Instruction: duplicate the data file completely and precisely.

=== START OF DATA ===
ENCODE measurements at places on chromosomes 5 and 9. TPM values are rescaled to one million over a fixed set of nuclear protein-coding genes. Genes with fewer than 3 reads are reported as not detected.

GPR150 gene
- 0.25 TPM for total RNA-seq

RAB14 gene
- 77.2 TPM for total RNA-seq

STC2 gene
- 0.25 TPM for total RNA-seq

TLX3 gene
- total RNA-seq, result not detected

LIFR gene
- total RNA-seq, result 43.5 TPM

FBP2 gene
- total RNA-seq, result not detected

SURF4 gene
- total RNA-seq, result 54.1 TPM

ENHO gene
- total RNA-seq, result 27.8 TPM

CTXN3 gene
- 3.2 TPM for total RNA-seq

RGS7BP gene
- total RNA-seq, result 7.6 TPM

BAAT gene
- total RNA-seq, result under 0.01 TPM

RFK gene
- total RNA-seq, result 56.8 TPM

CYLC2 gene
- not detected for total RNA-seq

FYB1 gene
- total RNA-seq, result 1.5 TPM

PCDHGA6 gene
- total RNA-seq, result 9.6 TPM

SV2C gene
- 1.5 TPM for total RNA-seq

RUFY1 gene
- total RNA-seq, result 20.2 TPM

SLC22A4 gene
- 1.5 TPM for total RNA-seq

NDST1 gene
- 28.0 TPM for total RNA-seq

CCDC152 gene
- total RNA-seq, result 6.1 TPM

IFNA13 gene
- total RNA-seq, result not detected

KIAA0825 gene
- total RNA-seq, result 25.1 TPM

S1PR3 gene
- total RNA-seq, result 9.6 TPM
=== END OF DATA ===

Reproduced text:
ENCODE measurements at places on chromosomes 5 and 9. TPM values are rescaled to one million over a fixed set of nuclear protein-coding genes. Genes with fewer than 3 reads are reported as not detected.

GPR150 gene
- 0.25 TPM for total RNA-seq

RAB14 gene
- 77.2 TPM for total RNA-seq

STC2 gene
- 0.25 TPM for total RNA-seq

TLX3 gene
- total RNA-seq, result not detected

LIFR gene
- total RNA-seq, result 43.5 TPM

FBP2 gene
- total RNA-seq, result not detected

SURF4 gene
- total RNA-seq, result 54.1 TPM

ENHO gene
- total RNA-seq, result 27.8 TPM

CTXN3 gene
- 3.2 TPM for total RNA-seq

RGS7BP gene
- total RNA-seq, result 7.6 TPM

BAAT gene
- total RNA-seq, result under 0.01 TPM

RFK gene
- total RNA-seq, result 56.8 TPM

CYLC2 gene
- not detected for total RNA-seq

FYB1 gene
- total RNA-seq, result 1.5 TPM

PCDHGA6 gene
- total RNA-seq, result 9.6 TPM

SV2C gene
- 1.5 TPM for total RNA-seq

RUFY1 gene
- total RNA-seq, result 20.2 TPM

SLC22A4 gene
- 1.5 TPM for total RNA-seq

NDST1 gene
- 28.0 TPM for total RNA-seq

CCDC152 gene
- total RNA-seq, result 6.1 TPM

IFNA13 gene
- total RNA-seq, result not detected

KIAA0825 gene
- total RNA-seq, result 25.1 TPM

S1PR3 gene
- total RNA-seq, result 9.6 TPM